“Quite simply, without the disproportionate and significant contributions of the Irish on all levels (political, military, and economic), America would not have won its struggle for independence. In consequence, the Irish odyssey during the American Revolution is one of the best untold stories of American history. “
George Washington Park Custis, Washington’s adopted son and a careful student of history, placed the significant Irish contribution to the American revolution in a proper historical perspective:
“When our friendless standard was first unfurled for resistance, who were strangers [foreigners] that first mustered ‘round its staff, when it reeled in the fight, who more bravely sustained it than Erin’s generous sons? Who led the assault on Quebec [General Montgomery] and shed early luster on our arms, in the dawn of our revolution? Who led the right wing of Liberty’s forlorn hope [General Sullivan] at the passage of the Delaware [just before the attack on Trenton]? Who felt the privations of the camp, the fate of battle, or the horrors of the prison ship more keenly than the Irish? Washington loved them, for they were the companions of his toil, his perils, his glories, in the deliverance of his country.”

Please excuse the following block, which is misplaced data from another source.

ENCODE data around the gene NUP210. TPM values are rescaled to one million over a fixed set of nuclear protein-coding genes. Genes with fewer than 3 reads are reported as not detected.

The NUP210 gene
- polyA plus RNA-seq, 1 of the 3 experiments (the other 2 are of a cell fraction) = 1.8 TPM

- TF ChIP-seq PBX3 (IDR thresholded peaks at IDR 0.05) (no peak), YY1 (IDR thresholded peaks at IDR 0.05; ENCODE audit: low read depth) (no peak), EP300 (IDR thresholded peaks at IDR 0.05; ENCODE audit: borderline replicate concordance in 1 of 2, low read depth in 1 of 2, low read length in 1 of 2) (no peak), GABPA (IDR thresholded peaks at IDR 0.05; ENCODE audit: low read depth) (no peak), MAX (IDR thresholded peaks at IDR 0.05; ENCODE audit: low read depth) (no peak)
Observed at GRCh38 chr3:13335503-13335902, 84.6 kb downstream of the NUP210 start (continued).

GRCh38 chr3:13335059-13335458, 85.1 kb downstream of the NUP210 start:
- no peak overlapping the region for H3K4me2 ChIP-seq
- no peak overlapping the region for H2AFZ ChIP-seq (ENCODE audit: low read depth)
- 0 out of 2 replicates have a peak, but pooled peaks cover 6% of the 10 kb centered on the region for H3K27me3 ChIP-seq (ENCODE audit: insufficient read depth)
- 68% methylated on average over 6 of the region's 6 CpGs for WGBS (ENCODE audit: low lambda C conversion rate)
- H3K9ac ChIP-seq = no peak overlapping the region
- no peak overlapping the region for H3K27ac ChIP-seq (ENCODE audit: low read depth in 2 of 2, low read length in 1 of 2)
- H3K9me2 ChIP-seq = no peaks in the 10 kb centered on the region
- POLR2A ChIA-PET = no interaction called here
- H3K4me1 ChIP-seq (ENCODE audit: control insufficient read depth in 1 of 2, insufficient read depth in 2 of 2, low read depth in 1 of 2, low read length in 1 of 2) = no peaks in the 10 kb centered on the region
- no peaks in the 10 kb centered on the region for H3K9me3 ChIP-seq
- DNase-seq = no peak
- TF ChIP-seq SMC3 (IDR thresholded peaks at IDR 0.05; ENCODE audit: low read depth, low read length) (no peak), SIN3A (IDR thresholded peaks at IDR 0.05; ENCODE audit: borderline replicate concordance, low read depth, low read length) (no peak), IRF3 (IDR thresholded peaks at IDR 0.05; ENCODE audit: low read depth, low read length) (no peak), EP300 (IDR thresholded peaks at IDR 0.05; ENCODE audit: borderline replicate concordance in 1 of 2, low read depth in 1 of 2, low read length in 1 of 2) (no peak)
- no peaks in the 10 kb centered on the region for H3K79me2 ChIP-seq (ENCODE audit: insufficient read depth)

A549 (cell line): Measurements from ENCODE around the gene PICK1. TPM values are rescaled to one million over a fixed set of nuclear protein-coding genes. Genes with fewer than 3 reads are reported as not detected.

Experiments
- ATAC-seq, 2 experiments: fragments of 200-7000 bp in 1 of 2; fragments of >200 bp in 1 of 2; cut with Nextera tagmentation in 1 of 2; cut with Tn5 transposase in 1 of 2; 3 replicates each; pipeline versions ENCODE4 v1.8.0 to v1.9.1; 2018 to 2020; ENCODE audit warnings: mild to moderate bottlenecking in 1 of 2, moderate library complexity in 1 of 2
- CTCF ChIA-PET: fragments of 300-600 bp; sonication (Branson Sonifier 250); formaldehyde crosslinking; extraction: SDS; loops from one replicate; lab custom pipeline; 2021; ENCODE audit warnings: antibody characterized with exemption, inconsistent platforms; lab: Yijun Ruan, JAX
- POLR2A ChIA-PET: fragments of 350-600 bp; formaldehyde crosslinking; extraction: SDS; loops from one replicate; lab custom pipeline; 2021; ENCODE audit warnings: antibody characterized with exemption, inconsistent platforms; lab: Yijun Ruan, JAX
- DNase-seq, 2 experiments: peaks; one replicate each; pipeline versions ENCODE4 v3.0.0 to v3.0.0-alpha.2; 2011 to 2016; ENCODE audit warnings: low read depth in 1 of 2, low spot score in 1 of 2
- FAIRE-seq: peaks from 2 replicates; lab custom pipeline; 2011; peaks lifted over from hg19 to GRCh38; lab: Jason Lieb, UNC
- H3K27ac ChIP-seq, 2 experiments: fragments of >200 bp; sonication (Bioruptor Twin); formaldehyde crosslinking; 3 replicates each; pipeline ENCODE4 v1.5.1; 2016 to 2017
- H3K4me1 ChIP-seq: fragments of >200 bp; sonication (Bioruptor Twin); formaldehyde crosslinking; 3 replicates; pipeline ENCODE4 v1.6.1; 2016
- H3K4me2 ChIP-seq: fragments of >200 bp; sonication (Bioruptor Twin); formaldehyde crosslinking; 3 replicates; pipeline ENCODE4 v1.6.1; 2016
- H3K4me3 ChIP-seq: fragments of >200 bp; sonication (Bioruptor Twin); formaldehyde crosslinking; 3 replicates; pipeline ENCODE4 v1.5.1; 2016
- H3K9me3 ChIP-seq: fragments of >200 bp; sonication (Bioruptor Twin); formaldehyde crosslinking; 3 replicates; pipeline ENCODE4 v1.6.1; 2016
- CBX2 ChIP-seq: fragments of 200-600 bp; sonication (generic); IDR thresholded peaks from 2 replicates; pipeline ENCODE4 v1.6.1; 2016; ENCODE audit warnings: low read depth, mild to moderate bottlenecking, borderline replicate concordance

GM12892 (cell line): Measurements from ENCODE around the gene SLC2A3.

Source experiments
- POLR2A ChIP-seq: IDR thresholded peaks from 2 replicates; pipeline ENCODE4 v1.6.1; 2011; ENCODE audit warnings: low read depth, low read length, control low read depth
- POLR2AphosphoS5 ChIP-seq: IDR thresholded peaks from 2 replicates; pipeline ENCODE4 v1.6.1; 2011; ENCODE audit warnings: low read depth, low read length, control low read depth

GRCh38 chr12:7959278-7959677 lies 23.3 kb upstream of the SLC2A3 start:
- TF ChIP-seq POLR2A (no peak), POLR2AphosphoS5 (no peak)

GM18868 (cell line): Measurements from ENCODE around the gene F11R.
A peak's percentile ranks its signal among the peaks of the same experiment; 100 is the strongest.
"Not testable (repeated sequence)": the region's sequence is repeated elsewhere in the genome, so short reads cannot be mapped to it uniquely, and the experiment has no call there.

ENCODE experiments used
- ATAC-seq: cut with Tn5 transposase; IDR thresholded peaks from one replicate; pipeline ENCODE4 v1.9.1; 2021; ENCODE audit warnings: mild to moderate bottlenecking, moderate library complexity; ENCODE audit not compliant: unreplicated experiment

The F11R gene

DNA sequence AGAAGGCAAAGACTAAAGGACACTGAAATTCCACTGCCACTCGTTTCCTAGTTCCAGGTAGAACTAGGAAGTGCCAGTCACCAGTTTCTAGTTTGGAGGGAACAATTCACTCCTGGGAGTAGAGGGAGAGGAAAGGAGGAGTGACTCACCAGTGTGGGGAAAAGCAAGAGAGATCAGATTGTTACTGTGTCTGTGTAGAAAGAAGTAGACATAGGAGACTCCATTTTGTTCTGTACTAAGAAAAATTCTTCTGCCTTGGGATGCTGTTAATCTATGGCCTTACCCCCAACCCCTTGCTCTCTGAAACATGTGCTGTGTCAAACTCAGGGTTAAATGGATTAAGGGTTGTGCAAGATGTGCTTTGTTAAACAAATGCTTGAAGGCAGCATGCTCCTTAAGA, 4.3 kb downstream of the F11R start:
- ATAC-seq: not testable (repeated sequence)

Yet, the role of the Irish has often been written out. No chapter of America’s story has been more thoroughly dominated by myths and romance than the nation’s desperate struggle for life during the American Revolution. Unfortunately, America’s much-celebrated creation story has presented a sanitized version of events.
Read the article in full at Irish Central